To stop Adobe Updater completely, one must understand how it gets run in the first place. The updater is launched by a Mac OS X system service called launchd. To launchd, Adobe Updater is a periodic job. The job file is stored under your ~/Library/LaunchAgents folder. The actual file name is suffixed with a number of random characters, but it starts with "com.adobe.ARM" as the prefix. If you look inside the file (it's a plain text file), you'd see that launchd would run the updater at 12600 seconds interval, or 3.5 hours.
To remove, type these commands in a Terminal window:
cd ~/Library/LaunchAgents launchctl remove `basename com.adobe.ARM.* .plist` rm com.adobe.ARM.*Basically, the idea is, for each launchd plist file in ~/Library/LaunchAgents that you don't want, run launchctl remove on the job name, which is the same as the plist file name without the .plist suffix, then remove the actual .plist file.
While you are at it, there may be other launchd jobs in ~/Library/LaunchAgents left over from stale applications you might have tried before. Feel free to remove them all.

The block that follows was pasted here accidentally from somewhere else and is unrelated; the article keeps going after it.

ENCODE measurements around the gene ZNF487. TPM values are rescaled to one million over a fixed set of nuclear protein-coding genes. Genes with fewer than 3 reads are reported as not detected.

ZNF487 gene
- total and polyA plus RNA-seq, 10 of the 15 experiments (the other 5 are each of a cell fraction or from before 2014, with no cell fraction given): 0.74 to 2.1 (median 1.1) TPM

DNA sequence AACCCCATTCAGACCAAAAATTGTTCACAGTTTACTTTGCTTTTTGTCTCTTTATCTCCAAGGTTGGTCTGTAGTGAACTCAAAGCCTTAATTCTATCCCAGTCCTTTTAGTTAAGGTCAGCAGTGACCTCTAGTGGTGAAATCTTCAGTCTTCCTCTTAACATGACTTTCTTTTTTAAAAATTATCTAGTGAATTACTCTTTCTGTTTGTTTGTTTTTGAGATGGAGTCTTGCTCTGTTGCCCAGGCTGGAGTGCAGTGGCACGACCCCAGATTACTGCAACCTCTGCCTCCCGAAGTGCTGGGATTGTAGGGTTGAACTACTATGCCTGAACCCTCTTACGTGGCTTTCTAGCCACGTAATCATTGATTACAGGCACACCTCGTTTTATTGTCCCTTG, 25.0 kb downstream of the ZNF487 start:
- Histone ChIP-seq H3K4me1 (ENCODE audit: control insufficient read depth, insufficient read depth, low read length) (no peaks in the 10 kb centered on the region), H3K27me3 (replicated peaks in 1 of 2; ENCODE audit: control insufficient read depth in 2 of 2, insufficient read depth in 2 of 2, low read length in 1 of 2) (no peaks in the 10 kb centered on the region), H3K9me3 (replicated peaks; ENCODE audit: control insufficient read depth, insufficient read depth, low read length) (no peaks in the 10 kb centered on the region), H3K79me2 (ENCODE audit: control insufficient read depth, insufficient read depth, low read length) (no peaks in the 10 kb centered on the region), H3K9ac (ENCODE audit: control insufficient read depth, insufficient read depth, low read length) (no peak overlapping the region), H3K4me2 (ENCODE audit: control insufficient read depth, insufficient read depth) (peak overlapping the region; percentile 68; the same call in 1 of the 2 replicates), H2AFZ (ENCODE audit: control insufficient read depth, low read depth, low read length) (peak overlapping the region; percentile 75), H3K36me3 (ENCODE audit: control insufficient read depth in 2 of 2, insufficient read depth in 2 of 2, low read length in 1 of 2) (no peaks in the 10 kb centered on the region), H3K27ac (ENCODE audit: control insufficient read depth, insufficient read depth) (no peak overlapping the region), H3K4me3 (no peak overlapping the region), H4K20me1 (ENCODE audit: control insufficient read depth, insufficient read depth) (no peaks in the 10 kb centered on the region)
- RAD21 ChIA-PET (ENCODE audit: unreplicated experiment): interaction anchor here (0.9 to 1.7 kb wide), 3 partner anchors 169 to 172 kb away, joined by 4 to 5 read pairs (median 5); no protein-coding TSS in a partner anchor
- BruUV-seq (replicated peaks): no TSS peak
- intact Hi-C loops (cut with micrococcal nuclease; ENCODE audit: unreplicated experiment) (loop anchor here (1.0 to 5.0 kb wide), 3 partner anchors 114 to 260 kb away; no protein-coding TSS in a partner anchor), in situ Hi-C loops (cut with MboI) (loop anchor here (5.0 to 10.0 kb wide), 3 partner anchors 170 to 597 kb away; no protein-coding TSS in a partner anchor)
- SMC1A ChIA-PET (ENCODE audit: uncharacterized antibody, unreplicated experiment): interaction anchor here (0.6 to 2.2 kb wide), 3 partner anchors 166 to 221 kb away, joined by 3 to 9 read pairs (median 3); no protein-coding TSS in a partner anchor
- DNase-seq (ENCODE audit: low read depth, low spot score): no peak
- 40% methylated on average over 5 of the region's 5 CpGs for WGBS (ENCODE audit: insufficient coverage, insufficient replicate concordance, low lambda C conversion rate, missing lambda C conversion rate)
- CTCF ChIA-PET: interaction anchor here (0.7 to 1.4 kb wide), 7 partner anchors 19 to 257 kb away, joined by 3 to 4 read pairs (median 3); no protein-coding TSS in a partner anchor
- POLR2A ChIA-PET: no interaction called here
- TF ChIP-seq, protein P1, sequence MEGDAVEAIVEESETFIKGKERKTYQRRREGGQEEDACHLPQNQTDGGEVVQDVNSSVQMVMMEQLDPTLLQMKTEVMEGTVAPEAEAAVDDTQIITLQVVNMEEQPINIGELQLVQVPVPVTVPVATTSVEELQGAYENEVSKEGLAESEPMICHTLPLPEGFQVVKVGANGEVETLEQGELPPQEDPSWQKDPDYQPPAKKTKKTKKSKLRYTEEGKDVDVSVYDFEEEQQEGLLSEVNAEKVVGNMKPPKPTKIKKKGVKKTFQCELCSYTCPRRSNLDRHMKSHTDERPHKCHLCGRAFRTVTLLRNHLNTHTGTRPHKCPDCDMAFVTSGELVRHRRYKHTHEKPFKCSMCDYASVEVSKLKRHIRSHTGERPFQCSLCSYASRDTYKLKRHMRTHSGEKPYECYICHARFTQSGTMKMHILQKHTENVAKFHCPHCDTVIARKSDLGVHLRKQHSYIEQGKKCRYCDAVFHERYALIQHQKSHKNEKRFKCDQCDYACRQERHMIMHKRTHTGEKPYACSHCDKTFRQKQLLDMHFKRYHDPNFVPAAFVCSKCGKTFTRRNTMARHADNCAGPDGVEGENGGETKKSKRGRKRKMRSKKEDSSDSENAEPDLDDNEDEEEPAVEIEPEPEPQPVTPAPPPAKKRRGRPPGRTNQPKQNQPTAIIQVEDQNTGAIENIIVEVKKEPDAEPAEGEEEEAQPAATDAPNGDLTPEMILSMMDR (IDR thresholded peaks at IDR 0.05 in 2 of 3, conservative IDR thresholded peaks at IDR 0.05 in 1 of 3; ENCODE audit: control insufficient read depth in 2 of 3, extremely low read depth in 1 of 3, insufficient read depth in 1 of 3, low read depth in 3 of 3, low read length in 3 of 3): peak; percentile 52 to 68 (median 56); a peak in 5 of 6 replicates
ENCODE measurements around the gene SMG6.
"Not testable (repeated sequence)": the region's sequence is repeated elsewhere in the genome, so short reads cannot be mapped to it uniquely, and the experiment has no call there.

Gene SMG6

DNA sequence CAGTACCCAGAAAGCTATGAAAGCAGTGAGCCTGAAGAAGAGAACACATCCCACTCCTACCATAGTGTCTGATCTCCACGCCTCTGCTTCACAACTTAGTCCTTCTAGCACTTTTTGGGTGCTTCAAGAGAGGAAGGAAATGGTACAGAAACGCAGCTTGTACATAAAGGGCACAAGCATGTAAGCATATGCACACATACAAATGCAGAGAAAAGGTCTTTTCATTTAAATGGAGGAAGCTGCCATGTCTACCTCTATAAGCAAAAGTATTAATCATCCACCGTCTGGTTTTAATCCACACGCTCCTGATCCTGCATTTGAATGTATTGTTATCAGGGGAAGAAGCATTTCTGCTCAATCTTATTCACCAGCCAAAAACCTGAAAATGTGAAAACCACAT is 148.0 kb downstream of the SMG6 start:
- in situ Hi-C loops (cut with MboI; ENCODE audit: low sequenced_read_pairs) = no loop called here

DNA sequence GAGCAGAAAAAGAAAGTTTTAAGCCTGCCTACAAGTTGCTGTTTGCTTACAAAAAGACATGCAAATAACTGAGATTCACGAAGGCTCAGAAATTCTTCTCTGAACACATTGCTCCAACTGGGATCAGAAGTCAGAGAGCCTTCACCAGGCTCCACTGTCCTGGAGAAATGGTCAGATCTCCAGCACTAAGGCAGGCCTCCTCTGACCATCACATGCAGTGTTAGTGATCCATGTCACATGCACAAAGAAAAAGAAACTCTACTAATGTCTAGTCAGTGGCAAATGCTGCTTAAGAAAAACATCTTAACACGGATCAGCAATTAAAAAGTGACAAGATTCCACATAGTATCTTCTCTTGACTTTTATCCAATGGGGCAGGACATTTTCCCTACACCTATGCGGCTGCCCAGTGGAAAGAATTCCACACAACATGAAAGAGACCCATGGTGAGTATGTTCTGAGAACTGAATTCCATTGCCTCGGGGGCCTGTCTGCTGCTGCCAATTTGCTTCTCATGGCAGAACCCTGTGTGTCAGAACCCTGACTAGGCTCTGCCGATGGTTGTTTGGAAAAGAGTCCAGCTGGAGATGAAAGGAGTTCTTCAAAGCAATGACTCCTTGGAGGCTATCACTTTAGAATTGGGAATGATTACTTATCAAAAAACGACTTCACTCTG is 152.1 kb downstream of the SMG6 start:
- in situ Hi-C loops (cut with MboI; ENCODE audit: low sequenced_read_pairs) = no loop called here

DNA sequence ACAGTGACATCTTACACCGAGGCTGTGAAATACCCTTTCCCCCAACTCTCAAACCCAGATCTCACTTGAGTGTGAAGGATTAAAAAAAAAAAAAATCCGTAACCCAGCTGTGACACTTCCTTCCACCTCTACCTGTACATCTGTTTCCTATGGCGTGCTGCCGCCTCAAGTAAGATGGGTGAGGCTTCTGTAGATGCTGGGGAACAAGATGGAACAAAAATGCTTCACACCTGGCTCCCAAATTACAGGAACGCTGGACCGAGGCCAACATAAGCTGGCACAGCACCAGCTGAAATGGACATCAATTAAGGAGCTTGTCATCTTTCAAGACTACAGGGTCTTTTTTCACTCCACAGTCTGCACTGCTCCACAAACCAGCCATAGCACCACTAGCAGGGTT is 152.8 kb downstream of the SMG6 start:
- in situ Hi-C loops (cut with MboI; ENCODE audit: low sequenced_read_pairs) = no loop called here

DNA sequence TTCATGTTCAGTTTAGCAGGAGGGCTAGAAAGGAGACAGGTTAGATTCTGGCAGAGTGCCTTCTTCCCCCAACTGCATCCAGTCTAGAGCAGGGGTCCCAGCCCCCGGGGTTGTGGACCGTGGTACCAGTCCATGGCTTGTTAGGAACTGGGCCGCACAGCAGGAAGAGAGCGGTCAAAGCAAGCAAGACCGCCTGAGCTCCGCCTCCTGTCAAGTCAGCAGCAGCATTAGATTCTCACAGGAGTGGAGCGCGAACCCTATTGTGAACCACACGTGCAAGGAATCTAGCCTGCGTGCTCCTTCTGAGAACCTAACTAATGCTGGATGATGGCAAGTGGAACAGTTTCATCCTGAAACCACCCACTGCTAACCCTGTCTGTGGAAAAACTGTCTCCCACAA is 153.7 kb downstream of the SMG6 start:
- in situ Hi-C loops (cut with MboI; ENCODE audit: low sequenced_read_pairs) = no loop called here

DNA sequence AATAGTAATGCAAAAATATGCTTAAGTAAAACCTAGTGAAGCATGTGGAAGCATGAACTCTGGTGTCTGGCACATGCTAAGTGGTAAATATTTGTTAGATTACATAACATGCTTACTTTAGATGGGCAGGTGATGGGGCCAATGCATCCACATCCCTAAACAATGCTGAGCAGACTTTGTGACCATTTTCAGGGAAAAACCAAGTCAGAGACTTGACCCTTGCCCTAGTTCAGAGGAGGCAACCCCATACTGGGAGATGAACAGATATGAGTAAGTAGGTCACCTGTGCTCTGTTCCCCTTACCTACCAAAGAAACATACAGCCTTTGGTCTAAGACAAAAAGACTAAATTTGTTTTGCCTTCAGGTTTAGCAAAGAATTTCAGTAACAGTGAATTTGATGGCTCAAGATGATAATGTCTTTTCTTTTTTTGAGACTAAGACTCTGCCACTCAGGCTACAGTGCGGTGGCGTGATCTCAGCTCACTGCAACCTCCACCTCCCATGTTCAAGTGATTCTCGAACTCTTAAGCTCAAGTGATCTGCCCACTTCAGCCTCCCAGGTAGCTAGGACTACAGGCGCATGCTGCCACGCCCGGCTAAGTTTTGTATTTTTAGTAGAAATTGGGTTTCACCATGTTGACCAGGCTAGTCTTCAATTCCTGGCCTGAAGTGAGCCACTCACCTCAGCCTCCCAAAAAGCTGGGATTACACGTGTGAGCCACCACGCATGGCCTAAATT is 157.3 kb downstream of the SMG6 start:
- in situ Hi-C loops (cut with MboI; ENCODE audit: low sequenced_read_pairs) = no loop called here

Edit (Oct 20, 2012): a couple of readers pointed out in the comment that the launchd namespace used by Adobe Updater is now different. I just installed Adobe (Acrobat) Reader XI and found that the name is still
com.adobe.ARM.*, but if you have Creative Suite, it might be
com.adobe.AAM.*instead. I don't have Creative Suite so I can't verify that.
Furthermore, it appears that when you set Updater preference in Adobe Reader XI to "Do not download or install updates automatically," it now removes the launchd task as well, which means the
rmcommands would no longer be necessary. Kudos to Adobe for figuring that out!
One reader also pointed out that in his case, the updater is installed in the system-wide location
/Library/LaunchAgents. In that case, you will need to run “
sudo su -” first and type in your own password to gain root privilege (the prompt changes from “
$” to “
#”) before they can be removed. Be careful the commands you enter as root, as a mistake can irreparably damage your system.
Thanks for keeping me updated y'all.